Gayathri, her pretty and homely daughter-in-law, narrated instantly how they made it, smilingly.

The mental note grasped by my recent 'not-so-efficient-n-highly-impatient-brain-cells' again prompt me loud and clear, Cummon , I can't hold it for long babe. Try soon, it's simple!
Succumbed to the instinct, I tried the  following week...

Easy Capsicum Stir-fry

Stir-fried Capsicum 
Serves two
Preparation time: 10 mins
Stove top time: 15-20 mins
Total time needed: less than 30 minutes

You need,
1 large green bell pepper / capsicum
One medium sized large onion
1/2 tsp sambhar powder
A fat pinch of turmeric powder
Salt - 1/4 tsp or to taste

To season,
2 tsps oil
1/4 tsp mustard seeds and urad dal each
A sprig of Curry leaves

Easy Capsicum Stir-fry

Wash bell pepper and peeled big onion. Halve the pepper, de-seed and cut into 1 cm cubes. Chop onions.

Easy Capsicum Stir-fry

Heat oil in a non-stick kadai. Splutter mustard seeds, brown the urad dal and throw in the curry leaves. Add the bell pepper bits and sauté along for a few minutes, say for 4-5 minutes .  You may sprinkle very little water after a while only if needed to get them cooked. But see to it it retains the crunchiness. (Mine wasn't quite fresh, so I had to.) Now, stir along the chopped onions. Add salt and turmeric and sambhar powders. [I have used my own recipe of sambhar powder which contains no turmeric. If your version has already the turmeric powder in it, avoid using it again.]
 Remember, do not close the pan at any point while making this dish. Stir to combine. Sauté for 5-6 minutes, until the pieces are shrunk, cooked ( not soft but still, a little crunchy) and the spices seeped in.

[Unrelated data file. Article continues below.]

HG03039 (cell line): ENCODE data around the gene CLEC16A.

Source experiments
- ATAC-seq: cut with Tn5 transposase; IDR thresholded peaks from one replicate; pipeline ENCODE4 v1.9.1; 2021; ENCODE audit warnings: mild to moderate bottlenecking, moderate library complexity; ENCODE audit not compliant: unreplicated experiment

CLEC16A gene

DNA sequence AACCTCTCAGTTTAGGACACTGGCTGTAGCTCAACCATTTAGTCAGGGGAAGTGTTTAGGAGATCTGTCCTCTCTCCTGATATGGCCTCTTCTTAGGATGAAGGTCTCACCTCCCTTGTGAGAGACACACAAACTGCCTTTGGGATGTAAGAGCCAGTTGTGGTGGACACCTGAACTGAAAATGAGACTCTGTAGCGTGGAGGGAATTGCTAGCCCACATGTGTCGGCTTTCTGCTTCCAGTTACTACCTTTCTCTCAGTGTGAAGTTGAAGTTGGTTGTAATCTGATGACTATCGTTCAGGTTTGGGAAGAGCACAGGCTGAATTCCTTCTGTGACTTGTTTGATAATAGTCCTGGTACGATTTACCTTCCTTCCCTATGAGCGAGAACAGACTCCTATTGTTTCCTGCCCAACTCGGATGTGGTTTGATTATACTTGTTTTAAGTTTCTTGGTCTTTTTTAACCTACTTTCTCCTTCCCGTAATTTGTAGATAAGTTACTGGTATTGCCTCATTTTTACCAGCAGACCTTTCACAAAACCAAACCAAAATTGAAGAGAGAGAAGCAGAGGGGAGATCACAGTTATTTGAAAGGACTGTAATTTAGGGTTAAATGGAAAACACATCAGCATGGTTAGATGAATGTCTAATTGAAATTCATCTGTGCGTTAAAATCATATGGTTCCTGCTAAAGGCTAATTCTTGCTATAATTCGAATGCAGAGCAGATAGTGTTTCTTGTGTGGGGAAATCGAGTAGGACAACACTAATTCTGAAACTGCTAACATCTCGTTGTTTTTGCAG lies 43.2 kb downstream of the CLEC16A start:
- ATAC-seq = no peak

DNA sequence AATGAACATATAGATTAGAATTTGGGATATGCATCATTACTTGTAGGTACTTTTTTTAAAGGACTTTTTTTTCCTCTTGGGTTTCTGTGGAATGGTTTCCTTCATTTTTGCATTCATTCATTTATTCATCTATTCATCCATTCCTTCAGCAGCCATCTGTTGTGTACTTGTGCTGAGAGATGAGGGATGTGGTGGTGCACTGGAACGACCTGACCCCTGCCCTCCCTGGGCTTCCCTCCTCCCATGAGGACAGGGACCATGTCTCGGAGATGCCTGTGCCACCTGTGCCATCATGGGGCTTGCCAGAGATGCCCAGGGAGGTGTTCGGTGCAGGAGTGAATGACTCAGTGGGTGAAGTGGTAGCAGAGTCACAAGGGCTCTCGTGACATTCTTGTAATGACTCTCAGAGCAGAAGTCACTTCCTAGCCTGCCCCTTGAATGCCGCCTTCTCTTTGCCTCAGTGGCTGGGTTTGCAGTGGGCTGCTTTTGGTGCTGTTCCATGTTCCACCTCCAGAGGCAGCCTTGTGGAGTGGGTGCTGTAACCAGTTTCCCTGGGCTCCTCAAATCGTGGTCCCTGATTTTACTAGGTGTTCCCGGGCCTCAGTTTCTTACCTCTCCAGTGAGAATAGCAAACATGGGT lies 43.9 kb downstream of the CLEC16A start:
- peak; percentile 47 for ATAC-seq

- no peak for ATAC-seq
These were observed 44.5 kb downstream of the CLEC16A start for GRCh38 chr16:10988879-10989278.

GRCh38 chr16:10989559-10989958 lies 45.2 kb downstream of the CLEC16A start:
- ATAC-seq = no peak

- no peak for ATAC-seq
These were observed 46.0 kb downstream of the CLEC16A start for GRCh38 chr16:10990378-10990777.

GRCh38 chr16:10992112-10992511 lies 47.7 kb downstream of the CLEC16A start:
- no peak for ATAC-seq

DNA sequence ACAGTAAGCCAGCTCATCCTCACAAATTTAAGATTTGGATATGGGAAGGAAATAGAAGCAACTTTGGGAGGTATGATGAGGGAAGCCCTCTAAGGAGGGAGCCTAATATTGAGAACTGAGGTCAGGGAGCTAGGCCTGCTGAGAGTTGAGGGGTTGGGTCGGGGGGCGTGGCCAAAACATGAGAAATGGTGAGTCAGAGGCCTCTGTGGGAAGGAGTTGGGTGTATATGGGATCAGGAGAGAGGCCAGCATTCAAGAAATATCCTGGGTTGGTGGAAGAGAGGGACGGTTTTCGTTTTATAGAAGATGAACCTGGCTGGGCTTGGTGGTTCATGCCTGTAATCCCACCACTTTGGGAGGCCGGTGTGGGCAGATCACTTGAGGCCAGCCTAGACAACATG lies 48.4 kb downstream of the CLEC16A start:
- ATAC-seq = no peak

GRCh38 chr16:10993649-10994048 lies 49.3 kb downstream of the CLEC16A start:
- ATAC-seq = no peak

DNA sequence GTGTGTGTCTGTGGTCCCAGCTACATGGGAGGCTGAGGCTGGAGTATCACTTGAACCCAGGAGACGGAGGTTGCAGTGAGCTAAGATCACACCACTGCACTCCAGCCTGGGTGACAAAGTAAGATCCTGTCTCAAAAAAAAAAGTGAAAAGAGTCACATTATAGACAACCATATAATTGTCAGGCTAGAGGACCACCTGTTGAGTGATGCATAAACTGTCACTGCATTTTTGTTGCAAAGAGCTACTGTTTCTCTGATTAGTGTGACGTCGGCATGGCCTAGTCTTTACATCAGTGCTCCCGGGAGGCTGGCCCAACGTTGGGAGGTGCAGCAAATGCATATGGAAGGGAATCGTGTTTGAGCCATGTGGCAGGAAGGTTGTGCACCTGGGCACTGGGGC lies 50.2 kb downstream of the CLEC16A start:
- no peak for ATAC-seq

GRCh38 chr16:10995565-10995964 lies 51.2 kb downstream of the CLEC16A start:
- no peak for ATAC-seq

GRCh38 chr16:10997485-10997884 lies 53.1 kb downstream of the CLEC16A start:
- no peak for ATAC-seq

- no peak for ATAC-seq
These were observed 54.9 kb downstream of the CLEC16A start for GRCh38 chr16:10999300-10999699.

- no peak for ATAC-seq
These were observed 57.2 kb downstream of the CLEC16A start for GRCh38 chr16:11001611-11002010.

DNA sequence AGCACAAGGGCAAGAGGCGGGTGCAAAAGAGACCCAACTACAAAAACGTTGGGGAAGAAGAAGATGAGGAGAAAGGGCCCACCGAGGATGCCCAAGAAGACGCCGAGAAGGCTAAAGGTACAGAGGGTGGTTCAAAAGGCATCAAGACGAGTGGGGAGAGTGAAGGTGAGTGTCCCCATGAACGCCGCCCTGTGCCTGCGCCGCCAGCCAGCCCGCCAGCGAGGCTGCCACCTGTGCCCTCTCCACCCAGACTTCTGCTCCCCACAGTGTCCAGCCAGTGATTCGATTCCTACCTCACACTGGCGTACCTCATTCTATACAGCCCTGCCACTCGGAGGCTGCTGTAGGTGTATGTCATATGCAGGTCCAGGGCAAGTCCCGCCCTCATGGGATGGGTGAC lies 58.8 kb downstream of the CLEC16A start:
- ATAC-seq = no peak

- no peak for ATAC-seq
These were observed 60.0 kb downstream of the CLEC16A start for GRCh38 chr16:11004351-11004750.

Remove from fire and serve hot with steamed rice or Indian breads.

Easy Capsicum Stir-fry

I had them with warm phulkas.

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Tuesday, July 22, 2014

Gothumai Rava Upma ~ A simple spicy meal made with broken wheat

Gothumai Rava Upma

While I am still clearing and organising the things put away carelessly, or rather dumped, during the post wedding phase, I stole some time to check my unread e-mails. Among loving enquiries of absence, ad requests, and personal mails, a few ones from my readers caught my attention. Their common and prime request had been nothing else but to post healthy meals. Simple dishes rich in fibre, wholesome and easy to make with available ingredients. I realised  I had been doing injustice with blogging  with not a good combination of recipes though I take extreme care with my everyday cooking.

Lately, I have been making this 'broken wheat meal' or 'Godhumai upma' made by 'Gothumai rava' for my better half twice a week for dinner but haven't really thought of blogging about it, probably because the portion gets over by night and there wont be anymore left for the next day's photo shoot. So, this one you see was made in the morning, shot, blogged and reserved for his dinner :)

I have made this according to his palate preferences; soaked in butter milk instead of water as he likes the natural tanginess of the same, extra ginger bits and no addition of vegetables. He insists Rava Upma has to be made this way and the addition of vegetables makes it a 'Khichadi'.

Soaking time- 15-20 minutes
Total stove top time- 15-20 minutes

Now, to make the 'Upma' to serve one,
Get Ready with:

Broken wheat rava - 3/4 cup
Table salt- 1/2 -3/4 tsp
Oil- 1 tbsp
Mustard seeds- 1/4 tsp
Urad dal- 1/4 tsp
Bengal Gram dal- 1 tsp
Ginger, a one inch pc, chopped fine
Green chillies- 2, slit across
Big onion- 1 chopped
Thin and slightly sour butter milk - 3/4 cup or enough to soak the rava
Chopped coriander leaves- 1-2 tbsps
Curry leaves- A sprig


Godhumai Ravai Upma